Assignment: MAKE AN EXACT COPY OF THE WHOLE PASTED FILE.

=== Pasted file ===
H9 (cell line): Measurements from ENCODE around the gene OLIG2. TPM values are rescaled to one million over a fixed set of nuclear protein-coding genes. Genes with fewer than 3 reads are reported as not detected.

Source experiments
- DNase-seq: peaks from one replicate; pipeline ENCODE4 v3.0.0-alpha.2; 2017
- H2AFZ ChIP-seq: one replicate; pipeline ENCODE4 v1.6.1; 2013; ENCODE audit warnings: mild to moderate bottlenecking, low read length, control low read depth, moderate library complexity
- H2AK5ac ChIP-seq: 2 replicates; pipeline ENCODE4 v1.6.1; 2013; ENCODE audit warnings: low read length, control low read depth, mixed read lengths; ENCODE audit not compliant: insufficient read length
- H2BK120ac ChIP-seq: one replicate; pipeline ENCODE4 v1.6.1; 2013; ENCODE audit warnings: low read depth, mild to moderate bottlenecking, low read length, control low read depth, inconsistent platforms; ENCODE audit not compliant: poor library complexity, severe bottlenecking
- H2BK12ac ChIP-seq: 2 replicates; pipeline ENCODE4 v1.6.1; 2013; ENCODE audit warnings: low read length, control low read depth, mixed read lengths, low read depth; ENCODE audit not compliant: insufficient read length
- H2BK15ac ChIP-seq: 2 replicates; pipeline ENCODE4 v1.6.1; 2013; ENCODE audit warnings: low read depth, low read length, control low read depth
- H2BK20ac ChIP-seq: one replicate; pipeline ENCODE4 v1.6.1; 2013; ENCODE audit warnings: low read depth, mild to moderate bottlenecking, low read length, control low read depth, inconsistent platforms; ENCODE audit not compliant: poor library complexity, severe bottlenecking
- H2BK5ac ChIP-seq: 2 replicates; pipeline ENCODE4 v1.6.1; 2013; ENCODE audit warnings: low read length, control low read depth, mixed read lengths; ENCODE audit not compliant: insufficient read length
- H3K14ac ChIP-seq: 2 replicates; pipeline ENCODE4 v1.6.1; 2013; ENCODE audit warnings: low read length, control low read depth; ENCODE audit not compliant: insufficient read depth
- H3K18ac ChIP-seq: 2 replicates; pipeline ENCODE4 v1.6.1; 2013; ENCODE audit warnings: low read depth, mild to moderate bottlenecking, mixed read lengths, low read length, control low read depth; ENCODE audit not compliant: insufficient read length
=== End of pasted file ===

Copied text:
H9 (cell line): Measurements from ENCODE around the gene OLIG2. TPM values are rescaled to one million over a fixed set of nuclear protein-coding genes. Genes with fewer than 3 reads are reported as not detected.

Source experiments
- DNase-seq: peaks from one replicate; pipeline ENCODE4 v3.0.0-alpha.2; 2017
- H2AFZ ChIP-seq: one replicate; pipeline ENCODE4 v1.6.1; 2013; ENCODE audit warnings: mild to moderate bottlenecking, low read length, control low read depth, moderate library complexity
- H2AK5ac ChIP-seq: 2 replicates; pipeline ENCODE4 v1.6.1; 2013; ENCODE audit warnings: low read length, control low read depth, mixed read lengths; ENCODE audit not compliant: insufficient read length
- H2BK120ac ChIP-seq: one replicate; pipeline ENCODE4 v1.6.1; 2013; ENCODE audit warnings: low read depth, mild to moderate bottlenecking, low read length, control low read depth, inconsistent platforms; ENCODE audit not compliant: poor library complexity, severe bottlenecking
- H2BK12ac ChIP-seq: 2 replicates; pipeline ENCODE4 v1.6.1; 2013; ENCODE audit warnings: low read length, control low read depth, mixed read lengths, low read depth; ENCODE audit not compliant: insufficient read length
- H2BK15ac ChIP-seq: 2 replicates; pipeline ENCODE4 v1.6.1; 2013; ENCODE audit warnings: low read depth, low read length, control low read depth
- H2BK20ac ChIP-seq: one replicate; pipeline ENCODE4 v1.6.1; 2013; ENCODE audit warnings: low read depth, mild to moderate bottlenecking, low read length, control low read depth, inconsistent platforms; ENCODE audit not compliant: poor library complexity, severe bottlenecking
- H2BK5ac ChIP-seq: 2 replicates; pipeline ENCODE4 v1.6.1; 2013; ENCODE audit warnings: low read length, control low read depth, mixed read lengths; ENCODE audit not compliant: insufficient read length
- H3K14ac ChIP-seq: 2 replicates; pipeline ENCODE4 v1.6.1; 2013; ENCODE audit warnings: low read length, control low read depth; ENCODE audit not compliant: insufficient read depth
- H3K18ac ChIP-seq: 2 replicates; pipeline ENCODE4 v1.6.1; 2013; ENCODE audit warnings: low read depth, mild to moderate bottlenecking, mixed read lengths, low read length, control low read depth; ENCODE audit not compliant: insufficient read length